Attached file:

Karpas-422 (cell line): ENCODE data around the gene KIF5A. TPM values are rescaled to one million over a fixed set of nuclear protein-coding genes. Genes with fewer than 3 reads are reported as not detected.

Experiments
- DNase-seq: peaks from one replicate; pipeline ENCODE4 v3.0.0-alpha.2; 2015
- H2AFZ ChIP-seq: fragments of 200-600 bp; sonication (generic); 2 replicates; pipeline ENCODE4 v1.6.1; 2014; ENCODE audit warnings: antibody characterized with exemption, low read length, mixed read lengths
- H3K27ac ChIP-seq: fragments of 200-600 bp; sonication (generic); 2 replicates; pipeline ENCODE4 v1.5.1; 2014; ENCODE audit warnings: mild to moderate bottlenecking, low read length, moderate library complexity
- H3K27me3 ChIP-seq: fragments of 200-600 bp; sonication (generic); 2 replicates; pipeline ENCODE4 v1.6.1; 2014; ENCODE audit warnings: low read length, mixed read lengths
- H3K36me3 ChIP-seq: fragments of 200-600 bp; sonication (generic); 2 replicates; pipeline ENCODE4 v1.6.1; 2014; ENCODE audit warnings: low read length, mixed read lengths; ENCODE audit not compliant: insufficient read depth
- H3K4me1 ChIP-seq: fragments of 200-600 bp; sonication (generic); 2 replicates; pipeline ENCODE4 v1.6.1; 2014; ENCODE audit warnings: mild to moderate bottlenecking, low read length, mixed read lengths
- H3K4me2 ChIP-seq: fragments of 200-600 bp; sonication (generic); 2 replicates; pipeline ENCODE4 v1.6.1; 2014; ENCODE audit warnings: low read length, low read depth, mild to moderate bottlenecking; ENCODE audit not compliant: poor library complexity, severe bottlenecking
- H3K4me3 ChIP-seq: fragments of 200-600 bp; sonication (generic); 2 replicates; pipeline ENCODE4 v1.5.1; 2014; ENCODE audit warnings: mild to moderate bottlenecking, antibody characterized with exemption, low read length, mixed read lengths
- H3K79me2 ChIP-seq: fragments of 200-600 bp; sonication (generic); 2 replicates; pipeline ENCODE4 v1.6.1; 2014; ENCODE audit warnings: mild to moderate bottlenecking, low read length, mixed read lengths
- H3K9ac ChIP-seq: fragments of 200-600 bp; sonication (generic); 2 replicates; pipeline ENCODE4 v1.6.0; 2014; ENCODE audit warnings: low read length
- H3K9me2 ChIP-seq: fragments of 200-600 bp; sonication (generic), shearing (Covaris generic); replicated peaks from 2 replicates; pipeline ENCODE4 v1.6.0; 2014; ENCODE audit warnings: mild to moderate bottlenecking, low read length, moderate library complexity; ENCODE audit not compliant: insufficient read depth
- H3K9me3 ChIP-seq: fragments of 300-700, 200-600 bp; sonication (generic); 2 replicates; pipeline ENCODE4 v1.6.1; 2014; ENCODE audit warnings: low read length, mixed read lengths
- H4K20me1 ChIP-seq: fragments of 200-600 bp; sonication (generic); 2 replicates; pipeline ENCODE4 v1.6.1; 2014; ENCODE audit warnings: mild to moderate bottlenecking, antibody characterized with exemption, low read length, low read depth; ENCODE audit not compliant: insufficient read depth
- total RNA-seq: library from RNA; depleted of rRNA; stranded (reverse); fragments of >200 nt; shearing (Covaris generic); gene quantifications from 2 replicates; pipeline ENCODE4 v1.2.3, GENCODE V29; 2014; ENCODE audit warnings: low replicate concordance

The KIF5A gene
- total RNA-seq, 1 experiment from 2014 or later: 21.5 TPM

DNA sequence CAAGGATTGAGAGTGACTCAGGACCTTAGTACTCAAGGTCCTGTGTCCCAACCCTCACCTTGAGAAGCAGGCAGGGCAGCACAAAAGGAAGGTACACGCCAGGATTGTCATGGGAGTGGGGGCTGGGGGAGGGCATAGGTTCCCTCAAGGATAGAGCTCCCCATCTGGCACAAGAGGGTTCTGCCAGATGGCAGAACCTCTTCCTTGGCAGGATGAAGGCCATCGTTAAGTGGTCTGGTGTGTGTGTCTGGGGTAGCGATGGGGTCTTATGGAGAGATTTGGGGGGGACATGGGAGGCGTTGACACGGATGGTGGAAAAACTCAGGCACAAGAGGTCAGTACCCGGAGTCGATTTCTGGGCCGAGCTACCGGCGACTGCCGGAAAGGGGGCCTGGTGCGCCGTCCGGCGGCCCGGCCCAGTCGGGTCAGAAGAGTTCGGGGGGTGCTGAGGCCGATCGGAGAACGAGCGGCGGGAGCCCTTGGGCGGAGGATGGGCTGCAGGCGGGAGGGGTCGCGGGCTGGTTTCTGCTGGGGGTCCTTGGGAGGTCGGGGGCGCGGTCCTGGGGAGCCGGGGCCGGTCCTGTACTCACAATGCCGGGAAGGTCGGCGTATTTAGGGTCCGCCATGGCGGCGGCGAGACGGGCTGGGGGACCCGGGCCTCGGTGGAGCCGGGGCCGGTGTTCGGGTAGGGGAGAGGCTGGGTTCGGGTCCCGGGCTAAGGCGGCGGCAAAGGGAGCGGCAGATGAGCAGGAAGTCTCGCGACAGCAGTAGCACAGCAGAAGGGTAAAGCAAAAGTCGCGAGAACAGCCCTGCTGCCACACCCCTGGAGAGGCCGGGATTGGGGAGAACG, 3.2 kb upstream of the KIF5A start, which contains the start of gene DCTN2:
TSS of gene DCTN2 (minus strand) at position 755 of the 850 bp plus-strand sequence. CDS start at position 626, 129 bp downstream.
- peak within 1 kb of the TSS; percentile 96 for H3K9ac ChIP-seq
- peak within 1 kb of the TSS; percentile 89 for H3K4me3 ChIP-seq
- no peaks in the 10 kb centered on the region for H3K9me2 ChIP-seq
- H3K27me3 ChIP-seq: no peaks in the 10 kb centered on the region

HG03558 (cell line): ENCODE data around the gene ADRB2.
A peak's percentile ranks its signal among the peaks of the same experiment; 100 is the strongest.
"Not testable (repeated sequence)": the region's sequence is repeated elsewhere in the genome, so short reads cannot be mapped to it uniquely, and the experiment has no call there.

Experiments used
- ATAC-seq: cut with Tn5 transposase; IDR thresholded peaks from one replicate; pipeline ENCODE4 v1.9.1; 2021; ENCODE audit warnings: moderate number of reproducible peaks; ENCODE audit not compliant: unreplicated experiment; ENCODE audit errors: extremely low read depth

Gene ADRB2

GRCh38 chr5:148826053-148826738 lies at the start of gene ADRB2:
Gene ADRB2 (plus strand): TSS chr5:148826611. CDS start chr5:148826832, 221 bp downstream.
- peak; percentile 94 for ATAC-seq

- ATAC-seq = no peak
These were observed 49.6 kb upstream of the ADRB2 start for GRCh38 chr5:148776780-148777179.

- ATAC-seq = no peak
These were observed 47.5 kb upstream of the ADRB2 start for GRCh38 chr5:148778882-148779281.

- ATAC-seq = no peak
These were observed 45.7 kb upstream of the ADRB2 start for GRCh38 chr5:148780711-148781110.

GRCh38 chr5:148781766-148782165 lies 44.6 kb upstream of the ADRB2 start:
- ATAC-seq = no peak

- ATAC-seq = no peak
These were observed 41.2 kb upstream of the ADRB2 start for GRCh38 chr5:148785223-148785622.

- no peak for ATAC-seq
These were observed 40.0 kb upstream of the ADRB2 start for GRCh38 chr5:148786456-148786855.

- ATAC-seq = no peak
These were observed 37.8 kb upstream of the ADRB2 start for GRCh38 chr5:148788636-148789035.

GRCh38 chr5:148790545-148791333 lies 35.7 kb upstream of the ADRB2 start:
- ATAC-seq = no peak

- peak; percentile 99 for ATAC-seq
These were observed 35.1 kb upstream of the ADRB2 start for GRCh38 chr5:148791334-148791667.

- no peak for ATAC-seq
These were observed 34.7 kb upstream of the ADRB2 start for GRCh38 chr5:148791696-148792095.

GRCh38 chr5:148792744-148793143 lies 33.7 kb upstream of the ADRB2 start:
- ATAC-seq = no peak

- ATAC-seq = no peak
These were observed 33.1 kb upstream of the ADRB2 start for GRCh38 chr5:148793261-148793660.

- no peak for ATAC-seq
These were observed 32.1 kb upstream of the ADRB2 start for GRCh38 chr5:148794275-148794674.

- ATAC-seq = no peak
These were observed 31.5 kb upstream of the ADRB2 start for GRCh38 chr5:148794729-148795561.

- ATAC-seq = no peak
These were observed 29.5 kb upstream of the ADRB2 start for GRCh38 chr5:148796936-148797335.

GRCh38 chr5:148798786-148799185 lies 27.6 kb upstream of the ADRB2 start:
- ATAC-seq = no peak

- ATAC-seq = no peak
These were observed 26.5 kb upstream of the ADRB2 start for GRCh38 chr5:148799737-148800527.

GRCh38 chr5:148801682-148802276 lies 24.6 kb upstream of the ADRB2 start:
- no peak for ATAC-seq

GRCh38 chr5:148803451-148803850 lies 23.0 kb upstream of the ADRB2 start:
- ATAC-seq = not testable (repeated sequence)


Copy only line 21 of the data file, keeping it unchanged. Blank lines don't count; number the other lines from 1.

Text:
- peak within 1 kb of the TSS; percentile 96 for H3K9ac ChIP-seq